Getting a huge bus in and out of a tight space is Mary Slate's specialty.
In fact, maneuvering the unforgiving contours of a school bus around tight obstacles is an art form, said several county bus drivers who participate in the annual school bus rodeo.
Fifteen-year veteran Slate is this year's countywide school bus rodeo champion after beating 76 other drivers. Hailing from the East Bank terminal, the 46-year-old always wanted to be the one in charge of getting children safely to and from school.
Driving has been her desire since she took her first bus ride as a little girl. She spent much of her free time playing on the empty buses in a garage next to her house.
"It's kind of odd, but it's just something that's in my heart," she said.
Slate and four other Kanawha County drivers are headed to the statewide school bus rodeo in Wheeling on Wednesday and Thursday. Rodeos generally consist of a battery of tests and obstacles for drivers to navigate.
The county level had a possible 550 points to be scored, while 700 points are possible in the state competition. As of Monday, 77 drivers were scheduled to compete.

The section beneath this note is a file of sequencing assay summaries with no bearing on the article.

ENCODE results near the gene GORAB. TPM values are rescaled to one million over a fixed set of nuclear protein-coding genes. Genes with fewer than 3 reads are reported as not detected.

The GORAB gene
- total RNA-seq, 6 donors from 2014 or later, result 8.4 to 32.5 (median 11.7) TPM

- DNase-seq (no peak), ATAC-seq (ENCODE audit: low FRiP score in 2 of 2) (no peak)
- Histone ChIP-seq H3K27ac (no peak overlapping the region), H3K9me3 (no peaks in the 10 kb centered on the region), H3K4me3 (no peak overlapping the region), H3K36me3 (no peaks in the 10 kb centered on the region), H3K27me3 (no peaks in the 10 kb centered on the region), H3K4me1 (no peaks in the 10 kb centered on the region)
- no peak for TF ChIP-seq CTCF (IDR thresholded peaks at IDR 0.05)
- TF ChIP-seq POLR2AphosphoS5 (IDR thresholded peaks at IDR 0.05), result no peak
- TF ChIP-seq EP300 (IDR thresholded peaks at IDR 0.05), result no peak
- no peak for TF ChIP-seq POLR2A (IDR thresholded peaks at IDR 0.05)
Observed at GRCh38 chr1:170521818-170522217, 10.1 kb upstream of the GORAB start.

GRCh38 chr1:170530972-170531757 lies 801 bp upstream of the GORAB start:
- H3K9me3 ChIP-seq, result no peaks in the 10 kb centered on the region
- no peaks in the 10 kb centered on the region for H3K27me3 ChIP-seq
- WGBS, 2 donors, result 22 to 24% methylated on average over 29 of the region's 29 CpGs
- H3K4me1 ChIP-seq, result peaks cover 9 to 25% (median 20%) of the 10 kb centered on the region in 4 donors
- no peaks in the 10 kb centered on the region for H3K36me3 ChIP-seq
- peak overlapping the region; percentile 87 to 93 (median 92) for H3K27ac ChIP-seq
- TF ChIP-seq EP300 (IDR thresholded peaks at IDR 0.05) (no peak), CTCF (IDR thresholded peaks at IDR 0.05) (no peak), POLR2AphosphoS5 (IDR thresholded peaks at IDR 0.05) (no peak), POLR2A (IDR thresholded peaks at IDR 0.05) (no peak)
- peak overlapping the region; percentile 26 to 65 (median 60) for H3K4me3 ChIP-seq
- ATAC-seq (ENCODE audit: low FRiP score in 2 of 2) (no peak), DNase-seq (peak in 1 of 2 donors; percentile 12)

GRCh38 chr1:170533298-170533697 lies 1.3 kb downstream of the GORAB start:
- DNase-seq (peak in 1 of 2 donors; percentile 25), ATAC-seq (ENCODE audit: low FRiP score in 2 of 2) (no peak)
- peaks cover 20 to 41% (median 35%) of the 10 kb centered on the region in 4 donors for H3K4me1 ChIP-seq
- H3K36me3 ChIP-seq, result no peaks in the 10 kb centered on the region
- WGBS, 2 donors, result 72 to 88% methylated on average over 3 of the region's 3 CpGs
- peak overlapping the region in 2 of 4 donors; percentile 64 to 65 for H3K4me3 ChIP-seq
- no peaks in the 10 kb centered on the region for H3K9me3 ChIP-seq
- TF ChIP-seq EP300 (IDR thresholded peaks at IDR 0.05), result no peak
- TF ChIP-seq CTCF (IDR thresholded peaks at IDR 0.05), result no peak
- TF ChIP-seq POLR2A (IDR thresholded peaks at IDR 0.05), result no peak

Slate scored 542 points at the county level last week, putting her just beyond defending champion Bill Wiseman for the win.
Wiseman, who works out of the Elkview bus terminal, takes competing in the rodeos seriously. Although the 54-year-old missed first place by two points this year, he will advance to the state round to compete in the large bus category.
"I was frustrated at myself, but I was glad for Mary," he said. "I always go to a rodeo to win first, but I don't always do it. I love to compete, and there's a bunch of good drivers here. I think Kanawha County is fortunate to have them."
The obstacles set up during a rodeo require drivers to make sharp turns and squeeze through challenging spaces. They must also demonstrate their knowledge of safety and protocol.
Dealing with diminishing clearance, being able to snake through an offset alley without knocking over any barrels or damaging the bus, and stopping when directed are all challenges drivers face during a rodeo.
One of the more complicated tasks drivers deal with involves a pre-trip inspection. They have six minutes to search the bus for five defects that can be almost anything. If something is missing from the bus' first aid kit or a dash light is out, points are docked from the driver's score.
Slate found the last defect in her pre-trip inspection with one second remaining.
"You have to hustle," she said. "Plus, you're looking for defects, so that's kind of a nerve- racking part you want to get over with. I had one second left in the county rodeo and found that the roof hatch knob was missing," she said.